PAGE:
Jodie Llewellyn recently wrote about confidence in writing, which got me thinking.
I vacillate between having too much confidence in my writing, and not enough. In my comment to the post I noted that one of the things I think I lack confidence in is my ability to take my ideas and translate them well to the page. I know that I have the ability to write well, and I know that some of the ideas I have are good ideas, but I feel like perhaps I am going to lose something in translating the ideas onto the page. And I get very nervous about sharing what I have written with others. This blog is proving to be a good exercise in trying to break through that fear. Though, I have to admit, I am still cringing before each and every post and having to reassure myself that it will be okay. I tell myself that the worst that will happen is … well, okay my imagination can come up with some pretty spectacular “worst,” which I will refrain from sharing, but somehow I manage to talk myself down from them.
Perhaps that’s why I often preface my work with some sort of disclaimer. I know that I shouldn’t — that it betrays my own uncertainty, lowers the bar of expectation, and is dictating, in some ways, how I want others to approach my work. I don’t want to do this — I want people to come to my work honestly and openly. Ideally, I want people to find something in what I write that speaks to them on some level, to identify with my own experiences, or to be challenged by them, or to provide counter-points. But it is hard to resist making the statement that, “This is a draft,” or “I’m just going to ramble a bit.” Making excuses, in-case someone decides to be critical in a way that I have a hard time handling. So that I can say to myself, “well, I warned them.”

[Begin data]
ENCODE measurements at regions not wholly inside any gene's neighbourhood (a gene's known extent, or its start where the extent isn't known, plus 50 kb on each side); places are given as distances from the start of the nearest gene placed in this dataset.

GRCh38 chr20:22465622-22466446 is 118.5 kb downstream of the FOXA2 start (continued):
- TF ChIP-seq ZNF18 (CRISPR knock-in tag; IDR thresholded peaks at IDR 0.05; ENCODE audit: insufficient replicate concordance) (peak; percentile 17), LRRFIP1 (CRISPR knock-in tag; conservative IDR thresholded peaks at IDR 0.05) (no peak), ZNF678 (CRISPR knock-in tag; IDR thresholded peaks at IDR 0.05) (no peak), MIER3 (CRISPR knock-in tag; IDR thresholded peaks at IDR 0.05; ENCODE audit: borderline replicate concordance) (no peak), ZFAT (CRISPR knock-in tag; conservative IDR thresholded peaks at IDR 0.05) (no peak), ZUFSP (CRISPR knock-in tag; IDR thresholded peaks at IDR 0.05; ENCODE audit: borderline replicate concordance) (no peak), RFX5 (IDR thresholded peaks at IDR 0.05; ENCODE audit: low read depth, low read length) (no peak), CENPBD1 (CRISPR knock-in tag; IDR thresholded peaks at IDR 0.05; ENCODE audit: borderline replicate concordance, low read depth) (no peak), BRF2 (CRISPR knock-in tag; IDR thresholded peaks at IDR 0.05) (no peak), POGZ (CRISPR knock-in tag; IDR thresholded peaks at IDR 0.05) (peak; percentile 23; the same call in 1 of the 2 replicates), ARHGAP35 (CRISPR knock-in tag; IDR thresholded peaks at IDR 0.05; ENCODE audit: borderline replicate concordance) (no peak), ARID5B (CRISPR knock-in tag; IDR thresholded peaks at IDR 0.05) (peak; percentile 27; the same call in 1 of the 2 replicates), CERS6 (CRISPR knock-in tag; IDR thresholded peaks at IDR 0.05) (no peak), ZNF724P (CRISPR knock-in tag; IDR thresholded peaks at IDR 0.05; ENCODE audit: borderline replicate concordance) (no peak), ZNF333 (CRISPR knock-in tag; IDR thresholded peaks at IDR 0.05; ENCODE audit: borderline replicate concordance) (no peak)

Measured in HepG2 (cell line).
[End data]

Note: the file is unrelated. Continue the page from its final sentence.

There are moments when I get little boosts to my writing confidence: when I get published in some way, when someone complimented my style, when I got chosen to be “Freshly Pressed” (yes, I’m certainly still riding on that high!) And I try to remind myself to carry humility with that confidence, because certainly with every “up” there are “downs.” And every time I begin to feel that I’m just that good of a writer, and allow myself to build up an ego about it, life conspires to keep me humble — to remind me that I may have some talent, but that doesn’t mean I can just slide by and not put in honest effort and hard work.
And, as with so many things in my life, I see a clear connection between my writing-world and, well, the real-world (as though I can differentiate the two, that’s like tearing apart my writing-life and my spiritual-life, or my spiritual-life and my everyday-life…. all pieces are interconnected…). It’s important to have confidence, but we have to walk that fine line between being over-confidence and just-confident-enough. And it’s important to learn how to separate out the compliments, and the criticisms. To find the constructive feedback in both, and to accept the compliments as they are intended.
Do you know how hard it can be to simply say “Thank You?” Think about it. Think about all the times someone has given you a compliment and you’ve tried to minimize it in some way. Or the times you’ve given someone a sincere compliment only to have it brushed off. (“Oh, it was no big deal.”)
How do we balance confidence and humility? How can we learn to really accept the compliments we are given, without allowing ourselves to get too caught up in them (or too caught up in a need for that external validation!) How can we learn to embrace the productive feedback that can come with criticism, or with negative reviews, without letting it chip away at us until we are too frightened to share of ourselves?